Early Interventions Pave the Path to Kindergarten


Xiao En will be starting kindergarten this year, and his mom worries that his tendencies to be rebellious and endless energy to mess around will cause him to be sent home. Thankfully, timely early intervention services prepared Xiao En for kindergarten, assuring his mom he has the tools to adapt.



Author: Nina Chu | Translation: Ian Sung |Photographer: Chih-Yin Wang


Rain dripped into Xiao En’s home from cloudy skies, where in immediate view was a door lock installed abnormally high up. Surrounding the room was a fridge tied shut by ropes and a closet also bound by ropes, as well as a tall white gateway blocking the stairs to the second floor. The living room was clean and tidy, contrasted by the four sides full of oddly secured furniture.


“Come in Xiao En. Let’s start the class.” said the special education teacher, conscientiously delivering the words in a clear, slow pace.


At the teacher’s request, Xiao En quickly found his wooden figure and bent the legs to allow it to sit up. Xiao En’s mom watched with eyes full of pride, as after half a year of in-home early intervention services, Xiao En made massive strides in his abilities to focus and be steady.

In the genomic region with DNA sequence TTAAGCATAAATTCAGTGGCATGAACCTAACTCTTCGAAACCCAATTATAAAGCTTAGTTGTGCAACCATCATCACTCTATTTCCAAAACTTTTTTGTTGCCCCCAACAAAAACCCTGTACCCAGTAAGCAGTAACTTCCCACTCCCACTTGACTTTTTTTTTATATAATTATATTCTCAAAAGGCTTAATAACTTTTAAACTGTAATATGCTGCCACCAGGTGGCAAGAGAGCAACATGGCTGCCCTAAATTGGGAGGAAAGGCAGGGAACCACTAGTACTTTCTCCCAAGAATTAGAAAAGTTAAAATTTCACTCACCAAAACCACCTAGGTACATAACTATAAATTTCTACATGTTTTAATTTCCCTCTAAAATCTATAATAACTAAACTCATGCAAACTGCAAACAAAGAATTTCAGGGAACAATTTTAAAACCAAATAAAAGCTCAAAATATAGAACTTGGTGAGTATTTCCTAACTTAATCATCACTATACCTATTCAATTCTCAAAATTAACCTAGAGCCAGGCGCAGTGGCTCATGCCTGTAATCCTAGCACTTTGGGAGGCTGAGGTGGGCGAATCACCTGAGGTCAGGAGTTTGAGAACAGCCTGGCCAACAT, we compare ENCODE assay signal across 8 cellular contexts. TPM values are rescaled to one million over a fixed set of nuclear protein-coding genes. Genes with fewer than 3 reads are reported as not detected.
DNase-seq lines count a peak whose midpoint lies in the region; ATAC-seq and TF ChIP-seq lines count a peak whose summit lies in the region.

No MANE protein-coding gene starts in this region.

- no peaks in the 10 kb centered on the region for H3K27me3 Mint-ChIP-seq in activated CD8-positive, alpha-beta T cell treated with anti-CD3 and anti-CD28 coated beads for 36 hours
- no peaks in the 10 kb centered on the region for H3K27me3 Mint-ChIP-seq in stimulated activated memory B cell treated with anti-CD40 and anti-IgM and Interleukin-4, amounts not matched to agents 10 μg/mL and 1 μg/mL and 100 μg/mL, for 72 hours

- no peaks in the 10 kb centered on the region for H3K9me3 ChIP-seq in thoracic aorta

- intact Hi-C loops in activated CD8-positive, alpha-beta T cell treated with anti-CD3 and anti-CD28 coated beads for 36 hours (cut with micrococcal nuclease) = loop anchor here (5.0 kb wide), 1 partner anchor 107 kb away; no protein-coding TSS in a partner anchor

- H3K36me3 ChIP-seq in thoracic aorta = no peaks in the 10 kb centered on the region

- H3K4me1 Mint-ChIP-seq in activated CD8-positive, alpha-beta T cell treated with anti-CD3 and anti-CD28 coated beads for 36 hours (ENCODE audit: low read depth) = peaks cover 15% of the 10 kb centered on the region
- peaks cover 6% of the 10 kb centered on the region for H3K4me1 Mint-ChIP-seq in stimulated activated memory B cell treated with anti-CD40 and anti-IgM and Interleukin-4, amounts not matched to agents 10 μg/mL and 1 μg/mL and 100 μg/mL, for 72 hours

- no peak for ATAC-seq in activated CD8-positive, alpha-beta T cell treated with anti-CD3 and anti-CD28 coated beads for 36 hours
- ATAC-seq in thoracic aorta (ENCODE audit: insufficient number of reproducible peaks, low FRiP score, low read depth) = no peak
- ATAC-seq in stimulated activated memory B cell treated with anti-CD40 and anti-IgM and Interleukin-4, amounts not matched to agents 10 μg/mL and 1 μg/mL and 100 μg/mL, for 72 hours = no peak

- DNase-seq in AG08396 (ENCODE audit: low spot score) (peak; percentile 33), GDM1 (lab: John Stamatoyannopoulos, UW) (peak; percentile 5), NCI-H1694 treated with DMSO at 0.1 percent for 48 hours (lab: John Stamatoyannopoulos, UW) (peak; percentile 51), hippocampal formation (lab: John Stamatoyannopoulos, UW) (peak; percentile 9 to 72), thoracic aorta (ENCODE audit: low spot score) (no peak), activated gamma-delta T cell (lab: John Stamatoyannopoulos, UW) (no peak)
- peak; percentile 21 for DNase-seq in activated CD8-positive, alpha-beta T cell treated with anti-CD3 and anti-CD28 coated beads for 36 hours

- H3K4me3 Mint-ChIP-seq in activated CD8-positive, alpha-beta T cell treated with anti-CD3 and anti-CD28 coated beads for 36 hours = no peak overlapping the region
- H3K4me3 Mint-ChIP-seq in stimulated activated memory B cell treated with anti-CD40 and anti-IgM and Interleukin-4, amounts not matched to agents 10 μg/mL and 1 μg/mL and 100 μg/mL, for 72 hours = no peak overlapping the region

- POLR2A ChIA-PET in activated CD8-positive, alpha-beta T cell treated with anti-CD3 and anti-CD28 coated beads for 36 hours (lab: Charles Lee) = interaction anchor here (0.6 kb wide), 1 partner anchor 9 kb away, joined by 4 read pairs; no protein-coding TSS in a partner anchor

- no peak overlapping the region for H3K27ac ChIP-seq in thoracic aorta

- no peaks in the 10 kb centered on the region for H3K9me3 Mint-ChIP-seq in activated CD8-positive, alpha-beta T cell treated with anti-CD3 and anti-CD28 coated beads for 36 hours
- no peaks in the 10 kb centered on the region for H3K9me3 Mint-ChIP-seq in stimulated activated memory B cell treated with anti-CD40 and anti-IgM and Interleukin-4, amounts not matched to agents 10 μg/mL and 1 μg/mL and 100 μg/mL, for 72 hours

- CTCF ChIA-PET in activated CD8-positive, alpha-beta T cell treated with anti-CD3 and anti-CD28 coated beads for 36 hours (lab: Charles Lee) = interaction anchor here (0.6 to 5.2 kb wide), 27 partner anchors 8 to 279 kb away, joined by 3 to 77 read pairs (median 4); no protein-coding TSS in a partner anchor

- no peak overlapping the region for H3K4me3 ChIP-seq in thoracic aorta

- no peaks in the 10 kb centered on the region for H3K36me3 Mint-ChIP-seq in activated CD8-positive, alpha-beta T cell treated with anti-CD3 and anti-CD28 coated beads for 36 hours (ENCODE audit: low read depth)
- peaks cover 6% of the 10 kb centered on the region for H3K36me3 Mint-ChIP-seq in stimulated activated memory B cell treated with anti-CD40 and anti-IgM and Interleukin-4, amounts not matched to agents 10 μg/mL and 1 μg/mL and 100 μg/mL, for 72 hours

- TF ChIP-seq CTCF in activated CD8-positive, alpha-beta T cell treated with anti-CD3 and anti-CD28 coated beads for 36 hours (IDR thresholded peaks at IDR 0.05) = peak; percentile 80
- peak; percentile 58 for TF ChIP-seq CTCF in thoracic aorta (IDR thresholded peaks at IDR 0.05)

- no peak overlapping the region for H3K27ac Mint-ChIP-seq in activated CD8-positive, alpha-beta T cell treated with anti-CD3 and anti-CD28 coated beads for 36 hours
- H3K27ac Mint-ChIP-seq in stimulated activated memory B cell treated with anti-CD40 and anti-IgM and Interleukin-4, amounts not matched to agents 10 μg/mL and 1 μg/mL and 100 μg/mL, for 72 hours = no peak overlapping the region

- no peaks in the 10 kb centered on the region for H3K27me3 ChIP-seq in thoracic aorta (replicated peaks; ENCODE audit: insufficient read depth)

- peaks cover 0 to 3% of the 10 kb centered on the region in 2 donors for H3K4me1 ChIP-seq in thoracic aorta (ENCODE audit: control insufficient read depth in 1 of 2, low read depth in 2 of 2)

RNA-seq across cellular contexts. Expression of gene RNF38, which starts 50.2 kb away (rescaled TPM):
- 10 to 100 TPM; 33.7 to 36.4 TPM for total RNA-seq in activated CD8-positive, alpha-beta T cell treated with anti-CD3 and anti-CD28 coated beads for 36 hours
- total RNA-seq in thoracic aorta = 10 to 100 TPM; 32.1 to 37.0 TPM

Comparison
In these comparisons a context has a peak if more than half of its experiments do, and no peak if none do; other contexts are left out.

Xiao En was the family’s very first child - full of spirit and loved knocking over furniture, turning its contents inside out, and exploring all over. His innate curiosity drew him to anything & everything novel, always looking for something new, never looking back. He’s even learned to use the TV remote, but his mom didn’t allow him to watch TV alone and hid the remote. The persistent Xiao En never gave up, eventually finding ways to climb up high to press the TV’s power button.


At home, his mom’s words often went in one ear and right out the other. He would throw things around the house without tidying up, causing his parents headache after headache. While he didn’t listen, he was smart and had good speaking skills, but he didn’t like to have conversations. It wasn’t until the last possible second that Xiao En would verbally ask for help. His mom wondered, “Has the dad speaking Chinese, while I spoke Vietnamese from an early age confused him?” When chatting with her friends they said their kids grew up overseas in multilingual environments and never had much confusion. Friends and family reassured Xiao En’s mom that the kid was still young, and will naturally learn once he grows up.




A Fortunate Meeting At Su-Ao

The journey from home to the beach wasn’t long, and Xiao En loved dad bringing him to the beach the most. Unfortunately, his dad was often busy at work, and with a newborn little sister around, the mom couldn’t take care of her on top of chasing an energetic Xiao En around. On days without rain, his mom would take him to a nearby children’s playhouse. Seeing all the kids playing with their toys, Xiao En couldn’t concentrate, either knocking over toys or stealing other people’s toys. Nothing his mom said would get through to him.